A 21st century Christmas Eve

Just a couple of presents this year ...

The kids are asleep. My parents and brother have been fed. Our new tree has disappeared under a multicoloured avalanche of presents. And the Baileys has been cracked open. Bring it on, Christmas – we’re ready for you!

Just a couple of presents this year ...
Just a couple of presents this year …

In some ways we take a traditional approach to Christmas. Family: tick. Putting out a mince pie and carrots for Santa and his reindeer: tick. More food for two days than we would normally need for two weeks: tick.

In other respects, though, we have a distinctly twenty-first century approach to the festive season.

Probably 95% of our Christmas shopping has been done online, from presents to food. The last thing I need is the stress of fighting to get all three kids into the car so I can fight over the last space in the car park on a squally afternoon and then fight over the last toy in a shop which is 20% more expensive than I can buy it for online anyway. Instead I can order at leisure in the evening and wait for everything to be delivered, thank you very much.

That modern approach extends to the kids too, the boys in particular. Sure, there are the hand-written letters to Santa, but Isaac has also been badgering me for his email address for a couple of years now. He’s been told it’s only handed out to grown-ups so we can warn him if he needs to move them from the nice list to the naughty one. (It’s probably only a matter of time before he follows Santa on Twitter and starts perusing his Pinterest boards too.)

That’s not to say the boys don’t communicate with Santa at all, though. There was a time when a child could send a letter to Santa Claus at the North Pole and receive a posted reply*. That’s oh so last millennium, though. These days a parent can (for a small fee) use an online service such as Portable North Pole to create a video message from Santa personalised with their child’s name, their age, what they’d like to receive and so on. We’ve been doing this for a couple of years now, and the boys absolutely lap it up.

And then on Christmas Eve itself the boys are glued to the NORAD Santa Tracker website and iPhone app. They will spend the afternoon tracking Santa’s movements as he traverses the globe from east to west, starting in New Zealand and dropping off presents with relatives in Australia and Malaysia en route to the all-important stop in Thatcham. (Santa is the small red-hatted blob on the northern coast of Poland in the picture below, taken at 10:45pm UK time.)

It's like Where's Wally, but you can only play it once a year ...
It’s like Where’s Wally, but you can only play it once a year …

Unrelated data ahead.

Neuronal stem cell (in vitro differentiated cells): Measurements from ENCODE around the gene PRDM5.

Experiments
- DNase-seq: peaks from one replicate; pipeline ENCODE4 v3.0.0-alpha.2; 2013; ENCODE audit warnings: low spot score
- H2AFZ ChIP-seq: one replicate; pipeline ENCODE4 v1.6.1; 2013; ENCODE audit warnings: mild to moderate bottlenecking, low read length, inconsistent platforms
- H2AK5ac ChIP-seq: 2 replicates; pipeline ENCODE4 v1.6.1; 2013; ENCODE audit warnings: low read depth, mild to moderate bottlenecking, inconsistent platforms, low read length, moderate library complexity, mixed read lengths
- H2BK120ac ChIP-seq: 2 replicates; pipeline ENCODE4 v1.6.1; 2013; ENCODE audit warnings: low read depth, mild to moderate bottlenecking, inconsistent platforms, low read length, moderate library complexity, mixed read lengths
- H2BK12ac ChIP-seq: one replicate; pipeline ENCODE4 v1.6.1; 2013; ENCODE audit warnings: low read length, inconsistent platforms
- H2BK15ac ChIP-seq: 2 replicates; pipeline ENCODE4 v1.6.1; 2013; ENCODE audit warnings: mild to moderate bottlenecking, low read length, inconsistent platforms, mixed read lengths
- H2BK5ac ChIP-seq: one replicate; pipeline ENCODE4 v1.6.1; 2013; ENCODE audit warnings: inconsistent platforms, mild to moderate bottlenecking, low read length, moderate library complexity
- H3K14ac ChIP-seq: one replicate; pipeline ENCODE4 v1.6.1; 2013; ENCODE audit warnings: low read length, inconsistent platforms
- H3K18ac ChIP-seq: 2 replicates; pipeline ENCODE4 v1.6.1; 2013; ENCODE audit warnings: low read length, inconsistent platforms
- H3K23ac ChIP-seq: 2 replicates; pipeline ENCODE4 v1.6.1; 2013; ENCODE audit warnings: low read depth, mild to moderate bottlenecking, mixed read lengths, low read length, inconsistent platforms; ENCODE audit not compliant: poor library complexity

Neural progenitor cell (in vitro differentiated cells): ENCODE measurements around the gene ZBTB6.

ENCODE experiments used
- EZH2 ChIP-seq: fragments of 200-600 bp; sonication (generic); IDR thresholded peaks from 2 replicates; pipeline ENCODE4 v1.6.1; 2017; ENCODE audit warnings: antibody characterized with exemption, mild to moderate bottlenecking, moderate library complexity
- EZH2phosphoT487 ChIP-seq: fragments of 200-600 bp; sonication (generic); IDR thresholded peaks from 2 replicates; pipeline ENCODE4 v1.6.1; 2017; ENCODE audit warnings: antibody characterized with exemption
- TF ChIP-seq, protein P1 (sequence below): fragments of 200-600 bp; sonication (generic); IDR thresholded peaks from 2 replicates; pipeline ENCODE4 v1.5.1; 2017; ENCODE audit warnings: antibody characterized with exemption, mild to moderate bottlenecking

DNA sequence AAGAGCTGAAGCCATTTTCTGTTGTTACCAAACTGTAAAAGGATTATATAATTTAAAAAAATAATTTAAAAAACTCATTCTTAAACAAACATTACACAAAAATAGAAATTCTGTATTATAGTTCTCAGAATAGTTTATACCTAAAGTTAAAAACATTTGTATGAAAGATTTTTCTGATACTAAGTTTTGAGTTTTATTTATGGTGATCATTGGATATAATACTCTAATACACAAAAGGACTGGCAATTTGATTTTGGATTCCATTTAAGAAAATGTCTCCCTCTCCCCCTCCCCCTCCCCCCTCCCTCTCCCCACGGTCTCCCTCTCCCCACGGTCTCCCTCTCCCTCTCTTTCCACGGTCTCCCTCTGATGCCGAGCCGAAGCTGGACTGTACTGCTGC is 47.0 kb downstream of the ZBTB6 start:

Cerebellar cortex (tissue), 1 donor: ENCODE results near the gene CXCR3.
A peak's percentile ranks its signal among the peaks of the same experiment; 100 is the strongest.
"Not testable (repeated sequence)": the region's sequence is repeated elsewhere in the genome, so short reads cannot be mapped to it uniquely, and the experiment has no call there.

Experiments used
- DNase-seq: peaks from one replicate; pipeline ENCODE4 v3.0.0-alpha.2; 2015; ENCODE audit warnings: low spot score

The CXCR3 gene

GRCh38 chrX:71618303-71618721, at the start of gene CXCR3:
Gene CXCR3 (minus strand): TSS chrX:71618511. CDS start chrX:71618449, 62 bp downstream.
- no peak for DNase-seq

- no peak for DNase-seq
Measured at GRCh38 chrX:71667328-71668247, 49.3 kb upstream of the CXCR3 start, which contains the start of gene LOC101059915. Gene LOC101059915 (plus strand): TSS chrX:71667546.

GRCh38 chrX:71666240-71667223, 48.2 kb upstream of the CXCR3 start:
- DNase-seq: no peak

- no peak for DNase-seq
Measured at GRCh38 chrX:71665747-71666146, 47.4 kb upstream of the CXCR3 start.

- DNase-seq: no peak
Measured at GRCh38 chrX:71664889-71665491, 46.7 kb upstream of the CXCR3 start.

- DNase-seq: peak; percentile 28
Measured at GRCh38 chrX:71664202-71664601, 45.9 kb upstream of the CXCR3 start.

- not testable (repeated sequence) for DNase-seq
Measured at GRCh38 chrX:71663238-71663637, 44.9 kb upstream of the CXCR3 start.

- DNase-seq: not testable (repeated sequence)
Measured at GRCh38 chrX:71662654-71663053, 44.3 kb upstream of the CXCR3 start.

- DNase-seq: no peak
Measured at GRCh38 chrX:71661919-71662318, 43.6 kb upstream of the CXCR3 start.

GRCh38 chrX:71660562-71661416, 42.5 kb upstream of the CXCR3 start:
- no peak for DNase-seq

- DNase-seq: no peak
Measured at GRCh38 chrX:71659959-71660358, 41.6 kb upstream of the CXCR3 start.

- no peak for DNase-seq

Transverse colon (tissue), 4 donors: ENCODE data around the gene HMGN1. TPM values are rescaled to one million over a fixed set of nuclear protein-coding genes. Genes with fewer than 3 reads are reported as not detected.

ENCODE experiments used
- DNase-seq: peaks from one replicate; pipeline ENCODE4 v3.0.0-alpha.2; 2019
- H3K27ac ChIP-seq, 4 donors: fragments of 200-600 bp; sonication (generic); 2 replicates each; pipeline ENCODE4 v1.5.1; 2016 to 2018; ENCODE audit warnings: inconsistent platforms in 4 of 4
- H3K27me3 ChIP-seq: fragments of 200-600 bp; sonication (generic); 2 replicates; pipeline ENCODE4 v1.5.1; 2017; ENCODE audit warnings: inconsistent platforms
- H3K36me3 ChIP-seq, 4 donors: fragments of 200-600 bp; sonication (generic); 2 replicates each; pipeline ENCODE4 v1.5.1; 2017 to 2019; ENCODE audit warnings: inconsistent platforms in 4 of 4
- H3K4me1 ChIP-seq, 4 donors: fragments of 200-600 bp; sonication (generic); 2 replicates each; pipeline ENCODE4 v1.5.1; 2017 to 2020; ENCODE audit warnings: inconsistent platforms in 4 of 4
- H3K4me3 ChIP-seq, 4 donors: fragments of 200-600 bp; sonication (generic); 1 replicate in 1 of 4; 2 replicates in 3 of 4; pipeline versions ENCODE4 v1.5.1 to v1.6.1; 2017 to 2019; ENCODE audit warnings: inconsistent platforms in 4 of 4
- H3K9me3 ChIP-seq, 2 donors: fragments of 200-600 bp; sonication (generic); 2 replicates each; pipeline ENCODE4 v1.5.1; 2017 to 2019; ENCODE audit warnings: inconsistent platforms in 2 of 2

Isaac, being his usual inquisitive, need-to-know-it-all self, is upping the level of interrogation with each passing year. 2013’s questions (with my answers in brackets) included:

  • How does Santa know where to go? (He uses a sat-nav system with a complex route-plotting AI algorithm which computes the fastest route to take.)
  • How fast does his sleigh travel? (I have another app on my phone which also plots his current speed and his total distance covered since departing the North Pole.)
  • If Mummy or Daddy threatens to move him from the nice list to the naughty one at the last minute, how will Santa know? (Having finished their work building toys and loading up the sleigh, Santa’s elves spend Christmas Eve monitoring emails and other social media for last-minute changes (parents use hashtags such as #naughtylist). They then relay any updates to the AI route-plotting software on Santa’s sleigh, which of course has had state-of-the-art wifi installed. And a 52-inch HD TV so that Santa can watch the football in between deliveries.)
  • How does Santa get into the house via our tiny fireplace? (Remember what happened to Alice in Wonderland? That.)
  • How does Santa eat all those mince pies people leave for him? (Well, he is quite overweight and he has to go on a diet for the other 364 days of the year.)

It’s actually quite fun, and I’m going to miss the day – which I fear is coming very soon – when he ceases to believe in Santa Claus. For now, though, it’s 11:30pm and if previous years are anything to go by I’m expecting the kids to be up by 4:30am. So on that note I will bid you goodnight and wish you all a very Merry Christmas!

* The response actually came from a dedicated Royal Mail team in Belfast. I’m not sure if they still do it – I suspect not.